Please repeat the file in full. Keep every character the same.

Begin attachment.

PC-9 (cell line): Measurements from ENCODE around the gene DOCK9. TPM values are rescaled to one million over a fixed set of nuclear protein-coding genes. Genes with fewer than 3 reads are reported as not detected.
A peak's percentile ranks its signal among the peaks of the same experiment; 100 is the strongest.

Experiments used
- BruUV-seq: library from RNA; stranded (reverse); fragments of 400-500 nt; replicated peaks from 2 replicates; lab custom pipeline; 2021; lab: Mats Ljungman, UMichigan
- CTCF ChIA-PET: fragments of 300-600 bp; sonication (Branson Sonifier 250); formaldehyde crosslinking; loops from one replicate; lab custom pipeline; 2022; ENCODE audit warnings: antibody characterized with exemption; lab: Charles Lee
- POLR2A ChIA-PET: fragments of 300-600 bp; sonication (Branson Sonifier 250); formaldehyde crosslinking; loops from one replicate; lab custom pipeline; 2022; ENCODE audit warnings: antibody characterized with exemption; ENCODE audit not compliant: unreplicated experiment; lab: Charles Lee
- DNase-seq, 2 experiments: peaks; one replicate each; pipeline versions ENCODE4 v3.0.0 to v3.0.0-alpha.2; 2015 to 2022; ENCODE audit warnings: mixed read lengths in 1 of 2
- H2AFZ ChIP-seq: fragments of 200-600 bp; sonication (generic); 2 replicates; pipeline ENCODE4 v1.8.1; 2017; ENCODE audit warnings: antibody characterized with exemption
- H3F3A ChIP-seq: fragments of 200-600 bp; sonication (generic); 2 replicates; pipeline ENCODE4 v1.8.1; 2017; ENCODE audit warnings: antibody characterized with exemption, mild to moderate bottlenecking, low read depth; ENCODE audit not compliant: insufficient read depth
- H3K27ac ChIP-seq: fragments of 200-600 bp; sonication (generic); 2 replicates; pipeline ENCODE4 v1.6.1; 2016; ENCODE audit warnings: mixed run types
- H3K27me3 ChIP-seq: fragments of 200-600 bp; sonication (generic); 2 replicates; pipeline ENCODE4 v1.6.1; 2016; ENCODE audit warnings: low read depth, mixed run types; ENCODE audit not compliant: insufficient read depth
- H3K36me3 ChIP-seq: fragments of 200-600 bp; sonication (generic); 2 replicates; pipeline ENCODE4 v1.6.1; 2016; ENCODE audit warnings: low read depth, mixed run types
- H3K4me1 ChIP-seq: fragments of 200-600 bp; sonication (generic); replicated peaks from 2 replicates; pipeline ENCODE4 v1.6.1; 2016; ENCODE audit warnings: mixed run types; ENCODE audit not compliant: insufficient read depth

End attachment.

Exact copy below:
PC-9 (cell line): Measurements from ENCODE around the gene DOCK9. TPM values are rescaled to one million over a fixed set of nuclear protein-coding genes. Genes with fewer than 3 reads are reported as not detected.
A peak's percentile ranks its signal among the peaks of the same experiment; 100 is the strongest.

Experiments used
- BruUV-seq: library from RNA; stranded (reverse); fragments of 400-500 nt; replicated peaks from 2 replicates; lab custom pipeline; 2021; lab: Mats Ljungman, UMichigan
- CTCF ChIA-PET: fragments of 300-600 bp; sonication (Branson Sonifier 250); formaldehyde crosslinking; loops from one replicate; lab custom pipeline; 2022; ENCODE audit warnings: antibody characterized with exemption; lab: Charles Lee
- POLR2A ChIA-PET: fragments of 300-600 bp; sonication (Branson Sonifier 250); formaldehyde crosslinking; loops from one replicate; lab custom pipeline; 2022; ENCODE audit warnings: antibody characterized with exemption; ENCODE audit not compliant: unreplicated experiment; lab: Charles Lee
- DNase-seq, 2 experiments: peaks; one replicate each; pipeline versions ENCODE4 v3.0.0 to v3.0.0-alpha.2; 2015 to 2022; ENCODE audit warnings: mixed read lengths in 1 of 2
- H2AFZ ChIP-seq: fragments of 200-600 bp; sonication (generic); 2 replicates; pipeline ENCODE4 v1.8.1; 2017; ENCODE audit warnings: antibody characterized with exemption
- H3F3A ChIP-seq: fragments of 200-600 bp; sonication (generic); 2 replicates; pipeline ENCODE4 v1.8.1; 2017; ENCODE audit warnings: antibody characterized with exemption, mild to moderate bottlenecking, low read depth; ENCODE audit not compliant: insufficient read depth
- H3K27ac ChIP-seq: fragments of 200-600 bp; sonication (generic); 2 replicates; pipeline ENCODE4 v1.6.1; 2016; ENCODE audit warnings: mixed run types
- H3K27me3 ChIP-seq: fragments of 200-600 bp; sonication (generic); 2 replicates; pipeline ENCODE4 v1.6.1; 2016; ENCODE audit warnings: low read depth, mixed run types; ENCODE audit not compliant: insufficient read depth
- H3K36me3 ChIP-seq: fragments of 200-600 bp; sonication (generic); 2 replicates; pipeline ENCODE4 v1.6.1; 2016; ENCODE audit warnings: low read depth, mixed run types
- H3K4me1 ChIP-seq: fragments of 200-600 bp; sonication (generic); replicated peaks from 2 replicates; pipeline ENCODE4 v1.6.1; 2016; ENCODE audit warnings: mixed run types; ENCODE audit not compliant: insufficient read depth